Tweaking the Cuban Two Part World

August 26, 2012

I agree in general with “Which USA Do You Work In? The premise is that it is good to be smart and digital. Those who are not smart and pretty much users of ATM machines or maybe robbers of those who use ATM machines. Mr. Cuban, a digital and smarts mogul, writes:

The problem for those  who work in brick and mortar is that as the intelligence is sucked out of the job. The intelligence required to do the

job is reduced. Yes, you still have to be good at what you do. But you can  be great at customer service or great in a factory line with out a college education. The competition for jobs that don’t require degrees has pushed down the wages paid for brick and mortar jobs as well. When there are no specific skills beyond basic people and communication skills required the job pool competing for any openings expands considerably. Forcing down wages. Leaving more unemployed unemployed. The other unfortunate part of working brick and mortar is that as intelligence is moved out of of physical locations it also reduces the number of jobs available.  Have you ever seen a cashier at an Apple Store ? Unemployment is sky high in the brick and mortar world.

In my goose pond, the split is described as “knowledge value.” And “split” is not exactly right. Knowledge value suggests that information can be monetized. If the facts or skills one possesses match a need, then one may be able to charge to deliver knowledge value. Skip the socio-political implications of this idea and focus on work, money, and influence.

I like to visualize one of those sliding controls in a user interface. Move the virtual know to the left and the knowledge value drops to zero. Slide the virtual knob to the right and you get into McKinsey and Bain territory. If you know about the compensation for blue chip consultants, you see the monetary value of the high knowledge value setting.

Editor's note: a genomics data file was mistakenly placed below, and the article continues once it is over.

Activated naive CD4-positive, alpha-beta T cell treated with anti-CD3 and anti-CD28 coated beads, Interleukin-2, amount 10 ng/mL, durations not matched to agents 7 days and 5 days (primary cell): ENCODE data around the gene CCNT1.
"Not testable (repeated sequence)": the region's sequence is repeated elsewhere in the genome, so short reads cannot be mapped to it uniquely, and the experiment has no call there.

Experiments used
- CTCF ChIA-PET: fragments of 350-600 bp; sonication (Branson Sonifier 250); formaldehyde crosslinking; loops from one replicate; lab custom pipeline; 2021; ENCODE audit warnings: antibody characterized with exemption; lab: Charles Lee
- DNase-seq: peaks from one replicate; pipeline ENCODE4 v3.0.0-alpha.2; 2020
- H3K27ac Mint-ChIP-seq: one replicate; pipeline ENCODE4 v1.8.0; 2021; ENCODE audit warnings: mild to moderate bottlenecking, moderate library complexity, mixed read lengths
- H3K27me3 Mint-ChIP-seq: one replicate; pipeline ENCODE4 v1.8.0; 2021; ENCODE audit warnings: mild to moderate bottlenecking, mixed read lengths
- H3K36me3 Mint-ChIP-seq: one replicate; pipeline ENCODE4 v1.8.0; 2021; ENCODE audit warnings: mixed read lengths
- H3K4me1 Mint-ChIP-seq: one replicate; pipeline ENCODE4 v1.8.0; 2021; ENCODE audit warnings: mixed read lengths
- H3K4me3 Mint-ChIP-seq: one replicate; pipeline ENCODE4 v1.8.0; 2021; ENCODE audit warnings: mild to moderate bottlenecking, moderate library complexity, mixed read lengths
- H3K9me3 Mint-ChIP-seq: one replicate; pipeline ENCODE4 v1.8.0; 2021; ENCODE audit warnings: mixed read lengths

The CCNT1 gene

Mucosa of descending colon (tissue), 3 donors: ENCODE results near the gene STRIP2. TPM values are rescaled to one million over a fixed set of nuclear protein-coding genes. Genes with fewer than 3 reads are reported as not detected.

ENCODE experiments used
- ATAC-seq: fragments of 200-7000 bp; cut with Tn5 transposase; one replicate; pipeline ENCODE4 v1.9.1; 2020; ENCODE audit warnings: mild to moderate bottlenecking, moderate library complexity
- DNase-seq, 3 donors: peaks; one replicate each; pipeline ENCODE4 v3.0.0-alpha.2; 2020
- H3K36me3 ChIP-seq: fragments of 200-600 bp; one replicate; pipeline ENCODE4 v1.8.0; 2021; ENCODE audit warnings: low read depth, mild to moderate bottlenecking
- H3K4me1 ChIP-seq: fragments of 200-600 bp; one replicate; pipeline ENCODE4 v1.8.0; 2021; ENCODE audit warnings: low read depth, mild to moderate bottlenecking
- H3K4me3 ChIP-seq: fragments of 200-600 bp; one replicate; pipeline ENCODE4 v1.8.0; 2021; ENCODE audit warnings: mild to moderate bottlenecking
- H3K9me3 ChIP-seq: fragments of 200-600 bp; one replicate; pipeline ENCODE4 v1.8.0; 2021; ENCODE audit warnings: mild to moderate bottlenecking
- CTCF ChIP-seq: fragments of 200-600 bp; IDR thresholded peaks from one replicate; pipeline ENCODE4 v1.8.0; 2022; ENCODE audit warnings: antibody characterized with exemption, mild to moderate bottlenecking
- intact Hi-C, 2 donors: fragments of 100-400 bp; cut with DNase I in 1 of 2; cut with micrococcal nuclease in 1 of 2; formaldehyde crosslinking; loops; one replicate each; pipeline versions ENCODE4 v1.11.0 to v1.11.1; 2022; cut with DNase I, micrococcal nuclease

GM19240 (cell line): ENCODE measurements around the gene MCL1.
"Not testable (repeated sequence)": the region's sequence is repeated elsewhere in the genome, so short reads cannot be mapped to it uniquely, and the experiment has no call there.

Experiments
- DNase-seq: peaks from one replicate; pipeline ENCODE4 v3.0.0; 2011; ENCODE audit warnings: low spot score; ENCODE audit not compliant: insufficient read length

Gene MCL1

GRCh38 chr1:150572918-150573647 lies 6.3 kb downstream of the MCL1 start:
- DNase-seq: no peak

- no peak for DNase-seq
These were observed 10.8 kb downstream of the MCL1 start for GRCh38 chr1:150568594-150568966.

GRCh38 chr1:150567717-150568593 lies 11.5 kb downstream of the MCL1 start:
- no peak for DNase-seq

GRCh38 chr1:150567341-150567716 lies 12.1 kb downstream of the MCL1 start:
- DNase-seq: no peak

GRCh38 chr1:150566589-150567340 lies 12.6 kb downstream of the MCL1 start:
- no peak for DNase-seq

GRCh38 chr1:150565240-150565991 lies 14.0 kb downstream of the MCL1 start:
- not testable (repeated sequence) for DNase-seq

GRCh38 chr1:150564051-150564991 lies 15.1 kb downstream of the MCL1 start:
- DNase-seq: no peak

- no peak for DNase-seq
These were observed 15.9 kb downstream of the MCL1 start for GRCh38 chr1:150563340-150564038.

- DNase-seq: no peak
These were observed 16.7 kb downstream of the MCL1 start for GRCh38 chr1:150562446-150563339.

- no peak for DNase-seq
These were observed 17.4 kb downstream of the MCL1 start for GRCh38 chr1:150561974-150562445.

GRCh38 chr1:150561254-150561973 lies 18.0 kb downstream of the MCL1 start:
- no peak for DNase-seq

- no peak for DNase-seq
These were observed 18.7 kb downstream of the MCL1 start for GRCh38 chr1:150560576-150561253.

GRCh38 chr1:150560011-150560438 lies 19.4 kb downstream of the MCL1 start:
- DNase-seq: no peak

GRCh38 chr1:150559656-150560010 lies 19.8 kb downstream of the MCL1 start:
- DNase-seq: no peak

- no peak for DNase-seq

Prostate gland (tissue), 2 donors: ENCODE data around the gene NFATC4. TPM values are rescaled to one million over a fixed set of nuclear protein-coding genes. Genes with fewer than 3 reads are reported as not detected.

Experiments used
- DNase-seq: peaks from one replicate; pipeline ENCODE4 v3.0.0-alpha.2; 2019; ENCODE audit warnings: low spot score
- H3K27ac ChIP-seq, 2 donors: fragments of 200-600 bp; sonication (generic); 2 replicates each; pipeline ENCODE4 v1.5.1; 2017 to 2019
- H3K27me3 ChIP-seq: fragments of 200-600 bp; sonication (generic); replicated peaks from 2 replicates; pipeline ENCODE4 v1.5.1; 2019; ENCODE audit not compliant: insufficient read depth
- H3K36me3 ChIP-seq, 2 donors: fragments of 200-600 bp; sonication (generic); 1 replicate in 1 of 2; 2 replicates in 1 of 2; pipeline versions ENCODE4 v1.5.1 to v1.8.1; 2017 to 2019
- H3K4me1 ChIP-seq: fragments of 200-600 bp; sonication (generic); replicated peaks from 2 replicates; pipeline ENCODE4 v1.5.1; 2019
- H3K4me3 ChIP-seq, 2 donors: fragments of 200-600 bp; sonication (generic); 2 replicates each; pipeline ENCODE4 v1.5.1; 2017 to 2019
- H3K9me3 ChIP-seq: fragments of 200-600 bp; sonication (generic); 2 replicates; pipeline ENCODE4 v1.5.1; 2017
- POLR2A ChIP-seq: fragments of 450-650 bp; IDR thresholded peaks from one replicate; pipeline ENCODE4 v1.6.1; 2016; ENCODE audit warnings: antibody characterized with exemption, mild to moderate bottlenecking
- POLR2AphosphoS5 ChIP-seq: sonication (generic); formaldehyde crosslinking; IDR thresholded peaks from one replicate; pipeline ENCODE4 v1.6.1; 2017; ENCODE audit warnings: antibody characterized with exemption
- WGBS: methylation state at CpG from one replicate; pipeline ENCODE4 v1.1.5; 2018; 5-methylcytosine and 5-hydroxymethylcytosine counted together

What’s this mean to the issues Mr. Cuban addresses?

First, those who have low knowledge value jobs are stuck unless the individuals pump up their knowledge value. Here’s how it works. You know how to fix an MBA’s laptop so it will print a document. You can do this for free or you can charge big bucks. If the person with the know how is into the knowledge value game, the MBA may pony up some cash to get the document. Now think about a nasty legal situation. Do you want a low knowledge value or a high knowledge value attorney helping you out?

Second, some knowledge work can deliver a big payday. I suggest people think about getting jobs in terms of knowledge value. When one leverages knowledge value in an optimal way, money awaits the person who can find a person or company requiring knowledge value. How does one get knowledge? How does one communicate value? High knowledge value has more magnetism than low knowledge value. One can determine one’s knowledge value when others find you.

Do schools teach this knowledge value method? See The Knowledge-Value Revolution, Or, a History of the Future.

Stephen E Arnold,

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